** Next:** Regularization of the filter
** Up:** Estimation of nonstationary PEFs
** Previous:** Definitions

When PEFs are estimated, the matrix is unknown. If is the data vector from which we want to estimate the filters, we
minimize the vector as follows:
| |
(125) |

which can be rewritten
| |
(126) |

where is the matrix representation of the non-stationary
convolution or combination with the input vector .The transition between equations () and ()
is not simple. In particular, the shape of the matrix is
quite different if we are doing non-stationary convolution or
combination. For the convolution, we have
| |
(127) |

We see that for the convolution case, the matrices
are diagonal operators, translating the need for one filter to be
applied to one input point. The size of the matrix is
where *nf* is the number of filter
coefficients.
Now, for the combination, we have
| |
(128) |

We see that for the combination case, the matrices
are row operators, translating the need for one filter to be
constant for one output point. The size of is equal to
the size of .For the vector in equation () we have
| |
(129) |

where *nf* is the number of coefficients per filter. This definition
of is independent of .We might want to have one filter common to different input or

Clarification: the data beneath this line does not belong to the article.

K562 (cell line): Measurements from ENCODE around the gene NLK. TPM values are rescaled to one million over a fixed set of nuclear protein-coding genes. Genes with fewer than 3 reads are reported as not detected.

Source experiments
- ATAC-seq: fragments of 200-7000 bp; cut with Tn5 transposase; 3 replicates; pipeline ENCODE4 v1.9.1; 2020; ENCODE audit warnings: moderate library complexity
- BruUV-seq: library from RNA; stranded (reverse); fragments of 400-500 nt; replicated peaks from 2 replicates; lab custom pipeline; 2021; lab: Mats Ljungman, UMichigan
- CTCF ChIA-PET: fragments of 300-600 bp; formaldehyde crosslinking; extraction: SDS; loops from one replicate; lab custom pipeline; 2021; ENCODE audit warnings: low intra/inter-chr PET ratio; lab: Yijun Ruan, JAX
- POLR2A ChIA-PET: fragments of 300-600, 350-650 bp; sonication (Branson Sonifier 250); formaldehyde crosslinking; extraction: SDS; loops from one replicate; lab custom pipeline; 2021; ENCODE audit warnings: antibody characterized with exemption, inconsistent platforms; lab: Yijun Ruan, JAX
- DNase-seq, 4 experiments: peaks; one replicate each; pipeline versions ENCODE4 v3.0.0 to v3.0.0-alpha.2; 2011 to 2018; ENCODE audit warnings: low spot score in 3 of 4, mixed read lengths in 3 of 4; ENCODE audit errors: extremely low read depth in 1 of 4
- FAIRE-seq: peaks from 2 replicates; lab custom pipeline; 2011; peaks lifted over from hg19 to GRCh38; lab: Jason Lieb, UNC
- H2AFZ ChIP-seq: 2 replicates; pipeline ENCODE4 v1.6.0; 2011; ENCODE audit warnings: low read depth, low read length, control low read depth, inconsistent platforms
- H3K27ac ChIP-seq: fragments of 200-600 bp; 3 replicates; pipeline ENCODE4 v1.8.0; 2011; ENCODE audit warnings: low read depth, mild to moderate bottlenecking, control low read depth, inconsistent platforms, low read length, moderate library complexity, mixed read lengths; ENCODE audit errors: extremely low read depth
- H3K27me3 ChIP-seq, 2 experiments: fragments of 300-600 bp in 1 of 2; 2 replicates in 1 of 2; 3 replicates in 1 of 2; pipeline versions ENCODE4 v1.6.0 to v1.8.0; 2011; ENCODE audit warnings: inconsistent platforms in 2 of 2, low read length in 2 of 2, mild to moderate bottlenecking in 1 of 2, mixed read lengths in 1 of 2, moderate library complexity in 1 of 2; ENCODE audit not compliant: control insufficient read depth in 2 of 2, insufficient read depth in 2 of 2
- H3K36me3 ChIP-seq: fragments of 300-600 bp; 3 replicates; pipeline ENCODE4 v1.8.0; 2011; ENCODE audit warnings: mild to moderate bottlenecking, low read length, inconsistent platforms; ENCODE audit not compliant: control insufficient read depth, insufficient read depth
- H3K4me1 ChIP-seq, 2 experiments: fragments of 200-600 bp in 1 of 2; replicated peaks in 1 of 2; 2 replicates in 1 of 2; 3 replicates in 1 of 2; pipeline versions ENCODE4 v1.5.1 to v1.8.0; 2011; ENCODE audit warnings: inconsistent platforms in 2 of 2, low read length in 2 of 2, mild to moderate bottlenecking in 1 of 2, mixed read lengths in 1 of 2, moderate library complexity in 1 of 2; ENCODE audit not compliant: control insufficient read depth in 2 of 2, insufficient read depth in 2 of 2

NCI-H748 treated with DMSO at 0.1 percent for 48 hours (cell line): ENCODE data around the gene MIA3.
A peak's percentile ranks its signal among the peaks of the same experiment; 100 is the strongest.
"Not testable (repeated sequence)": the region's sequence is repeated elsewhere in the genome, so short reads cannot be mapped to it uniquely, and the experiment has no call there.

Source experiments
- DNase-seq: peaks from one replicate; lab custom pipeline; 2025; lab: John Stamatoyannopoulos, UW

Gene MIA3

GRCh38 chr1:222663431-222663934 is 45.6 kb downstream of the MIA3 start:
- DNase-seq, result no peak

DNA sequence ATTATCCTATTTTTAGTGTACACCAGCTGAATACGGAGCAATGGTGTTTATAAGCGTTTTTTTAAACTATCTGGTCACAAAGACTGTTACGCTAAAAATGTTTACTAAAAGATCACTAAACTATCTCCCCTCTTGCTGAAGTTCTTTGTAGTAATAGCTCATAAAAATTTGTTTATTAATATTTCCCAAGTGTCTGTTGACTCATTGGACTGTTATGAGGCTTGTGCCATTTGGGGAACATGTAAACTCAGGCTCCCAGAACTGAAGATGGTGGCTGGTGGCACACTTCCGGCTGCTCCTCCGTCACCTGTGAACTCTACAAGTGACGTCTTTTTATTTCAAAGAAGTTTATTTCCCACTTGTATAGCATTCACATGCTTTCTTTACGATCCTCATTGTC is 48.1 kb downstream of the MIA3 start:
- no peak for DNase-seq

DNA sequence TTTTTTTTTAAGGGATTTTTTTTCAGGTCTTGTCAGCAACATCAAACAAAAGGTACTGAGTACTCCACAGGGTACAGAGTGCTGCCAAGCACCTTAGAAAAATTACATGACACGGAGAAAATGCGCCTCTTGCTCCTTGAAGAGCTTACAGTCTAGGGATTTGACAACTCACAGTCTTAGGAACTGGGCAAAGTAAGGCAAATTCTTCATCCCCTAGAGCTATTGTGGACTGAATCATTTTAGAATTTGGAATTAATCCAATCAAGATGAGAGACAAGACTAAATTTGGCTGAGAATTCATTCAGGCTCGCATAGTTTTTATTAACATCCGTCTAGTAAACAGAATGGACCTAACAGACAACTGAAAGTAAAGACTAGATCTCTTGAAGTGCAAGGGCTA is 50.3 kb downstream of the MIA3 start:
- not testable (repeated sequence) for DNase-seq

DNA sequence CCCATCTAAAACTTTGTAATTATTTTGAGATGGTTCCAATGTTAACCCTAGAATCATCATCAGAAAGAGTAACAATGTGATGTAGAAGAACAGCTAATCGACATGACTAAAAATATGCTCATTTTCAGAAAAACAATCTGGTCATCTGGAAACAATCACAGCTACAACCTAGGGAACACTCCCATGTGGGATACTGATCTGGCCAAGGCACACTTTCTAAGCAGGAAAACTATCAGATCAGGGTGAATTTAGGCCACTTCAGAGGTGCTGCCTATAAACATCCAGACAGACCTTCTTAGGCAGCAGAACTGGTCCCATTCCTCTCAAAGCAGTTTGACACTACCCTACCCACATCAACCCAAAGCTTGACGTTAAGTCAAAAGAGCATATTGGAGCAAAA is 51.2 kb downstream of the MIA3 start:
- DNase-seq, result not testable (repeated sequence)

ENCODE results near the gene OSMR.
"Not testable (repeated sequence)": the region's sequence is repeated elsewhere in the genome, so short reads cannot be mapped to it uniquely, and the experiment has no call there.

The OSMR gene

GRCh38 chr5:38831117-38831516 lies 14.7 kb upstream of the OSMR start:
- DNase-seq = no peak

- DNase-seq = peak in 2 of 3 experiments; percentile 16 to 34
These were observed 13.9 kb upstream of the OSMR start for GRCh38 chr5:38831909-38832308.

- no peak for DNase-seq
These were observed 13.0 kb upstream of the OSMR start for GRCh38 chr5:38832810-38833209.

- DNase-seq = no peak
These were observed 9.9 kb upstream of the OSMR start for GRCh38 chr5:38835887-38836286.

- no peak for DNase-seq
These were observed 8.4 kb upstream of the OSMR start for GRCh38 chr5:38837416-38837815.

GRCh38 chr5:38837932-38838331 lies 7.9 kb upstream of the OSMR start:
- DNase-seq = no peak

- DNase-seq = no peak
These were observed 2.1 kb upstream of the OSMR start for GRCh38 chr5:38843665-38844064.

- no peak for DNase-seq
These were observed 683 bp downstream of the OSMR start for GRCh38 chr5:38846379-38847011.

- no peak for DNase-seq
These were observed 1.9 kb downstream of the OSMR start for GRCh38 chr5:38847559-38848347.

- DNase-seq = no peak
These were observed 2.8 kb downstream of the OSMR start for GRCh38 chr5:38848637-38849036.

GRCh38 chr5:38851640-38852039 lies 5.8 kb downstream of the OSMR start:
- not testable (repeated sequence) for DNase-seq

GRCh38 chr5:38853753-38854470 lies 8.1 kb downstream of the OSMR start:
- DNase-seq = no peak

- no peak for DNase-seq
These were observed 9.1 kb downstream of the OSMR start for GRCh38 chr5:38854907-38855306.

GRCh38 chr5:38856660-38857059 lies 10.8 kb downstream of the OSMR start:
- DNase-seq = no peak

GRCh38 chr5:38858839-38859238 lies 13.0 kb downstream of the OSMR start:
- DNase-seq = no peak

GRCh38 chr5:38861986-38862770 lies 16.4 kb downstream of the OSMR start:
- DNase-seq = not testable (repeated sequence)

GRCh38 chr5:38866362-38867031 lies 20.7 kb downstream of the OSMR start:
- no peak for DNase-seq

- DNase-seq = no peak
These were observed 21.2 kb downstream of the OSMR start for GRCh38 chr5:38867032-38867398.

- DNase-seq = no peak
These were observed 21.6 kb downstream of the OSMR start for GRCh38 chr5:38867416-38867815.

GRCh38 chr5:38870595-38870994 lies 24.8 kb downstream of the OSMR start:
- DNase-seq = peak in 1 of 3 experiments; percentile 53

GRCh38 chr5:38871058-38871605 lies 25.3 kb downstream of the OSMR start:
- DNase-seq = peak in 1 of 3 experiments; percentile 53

output points instead of one filter per point. In that case, the
matrix is obtained by adding successive matrices
depending on how many points have a similar filter.
Note that in the stationary case, for both the convolution and the
combination case we have
and
| |
(130) |

Therefore, for the matrix , we have to add all the matrices together. If we take advantage of the
special structure of for the convolution and the
combination, we obtain for the stationary case
| |
(131) |

which is the matrix formulation of the stationary convolution.
With the definitions given in equations
(), () and (), the fitting goal in
equation () can be rewritten
| |
(132) |

or
| |
(133) |

Each vector has one constrained coefficient. We can then
rewrite equations () and () as follows:
| |
(134) |

and
| |
(135) |

with
| |
(136) |

The definition of assumes that the first coefficient of each
filter is known. Note that is equal for both convolution and
combination methods.
Having defined the matrix , we can now rewrite
equation () as follows:
| |
(137) |

where the square matrix is
| |
(138) |

The next step consists of estimating the filter coefficients in a
least-squares sense.

** Next:** Regularization of the filter
** Up:** Estimation of nonstationary PEFs
** Previous:** Definitions
Stanford Exploration Project

5/5/2005